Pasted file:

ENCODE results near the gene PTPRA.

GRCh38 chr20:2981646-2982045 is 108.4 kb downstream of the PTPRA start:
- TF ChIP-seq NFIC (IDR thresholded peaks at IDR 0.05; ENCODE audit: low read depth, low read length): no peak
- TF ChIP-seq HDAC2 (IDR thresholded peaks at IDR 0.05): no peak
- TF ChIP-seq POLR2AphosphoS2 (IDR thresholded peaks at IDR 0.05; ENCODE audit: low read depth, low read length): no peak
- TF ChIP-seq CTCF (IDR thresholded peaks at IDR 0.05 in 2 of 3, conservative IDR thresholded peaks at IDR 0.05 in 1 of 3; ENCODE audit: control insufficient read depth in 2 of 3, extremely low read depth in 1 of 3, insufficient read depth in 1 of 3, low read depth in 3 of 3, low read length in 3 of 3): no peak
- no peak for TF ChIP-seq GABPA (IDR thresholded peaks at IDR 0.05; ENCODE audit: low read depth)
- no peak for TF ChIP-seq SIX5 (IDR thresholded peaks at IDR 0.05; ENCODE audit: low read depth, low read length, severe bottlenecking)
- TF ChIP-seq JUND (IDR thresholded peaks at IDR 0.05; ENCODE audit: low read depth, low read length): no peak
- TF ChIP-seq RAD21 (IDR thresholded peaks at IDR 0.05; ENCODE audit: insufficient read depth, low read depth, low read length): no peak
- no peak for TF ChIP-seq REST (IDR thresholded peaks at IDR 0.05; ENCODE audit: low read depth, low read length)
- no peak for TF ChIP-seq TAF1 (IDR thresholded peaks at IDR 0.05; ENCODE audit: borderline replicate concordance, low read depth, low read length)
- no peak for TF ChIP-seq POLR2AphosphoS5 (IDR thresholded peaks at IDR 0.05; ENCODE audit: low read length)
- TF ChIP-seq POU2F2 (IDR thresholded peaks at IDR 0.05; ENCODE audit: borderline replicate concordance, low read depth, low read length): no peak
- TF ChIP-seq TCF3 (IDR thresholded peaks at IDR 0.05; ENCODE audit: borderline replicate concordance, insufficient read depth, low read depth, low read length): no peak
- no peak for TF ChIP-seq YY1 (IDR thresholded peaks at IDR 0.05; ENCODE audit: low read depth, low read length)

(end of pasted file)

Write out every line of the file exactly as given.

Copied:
ENCODE results near the gene PTPRA.

GRCh38 chr20:2981646-2982045 is 108.4 kb downstream of the PTPRA start:
- TF ChIP-seq NFIC (IDR thresholded peaks at IDR 0.05; ENCODE audit: low read depth, low read length): no peak
- TF ChIP-seq HDAC2 (IDR thresholded peaks at IDR 0.05): no peak
- TF ChIP-seq POLR2AphosphoS2 (IDR thresholded peaks at IDR 0.05; ENCODE audit: low read depth, low read length): no peak
- TF ChIP-seq CTCF (IDR thresholded peaks at IDR 0.05 in 2 of 3, conservative IDR thresholded peaks at IDR 0.05 in 1 of 3; ENCODE audit: control insufficient read depth in 2 of 3, extremely low read depth in 1 of 3, insufficient read depth in 1 of 3, low read depth in 3 of 3, low read length in 3 of 3): no peak
- no peak for TF ChIP-seq GABPA (IDR thresholded peaks at IDR 0.05; ENCODE audit: low read depth)
- no peak for TF ChIP-seq SIX5 (IDR thresholded peaks at IDR 0.05; ENCODE audit: low read depth, low read length, severe bottlenecking)
- TF ChIP-seq JUND (IDR thresholded peaks at IDR 0.05; ENCODE audit: low read depth, low read length): no peak
- TF ChIP-seq RAD21 (IDR thresholded peaks at IDR 0.05; ENCODE audit: insufficient read depth, low read depth, low read length): no peak
- no peak for TF ChIP-seq REST (IDR thresholded peaks at IDR 0.05; ENCODE audit: low read depth, low read length)
- no peak for TF ChIP-seq TAF1 (IDR thresholded peaks at IDR 0.05; ENCODE audit: borderline replicate concordance, low read depth, low read length)
- no peak for TF ChIP-seq POLR2AphosphoS5 (IDR thresholded peaks at IDR 0.05; ENCODE audit: low read length)
- TF ChIP-seq POU2F2 (IDR thresholded peaks at IDR 0.05; ENCODE audit: borderline replicate concordance, low read depth, low read length): no peak
- TF ChIP-seq TCF3 (IDR thresholded peaks at IDR 0.05; ENCODE audit: borderline replicate concordance, insufficient read depth, low read depth, low read length): no peak
- no peak for TF ChIP-seq YY1 (IDR thresholded peaks at IDR 0.05; ENCODE audit: low read depth, low read length)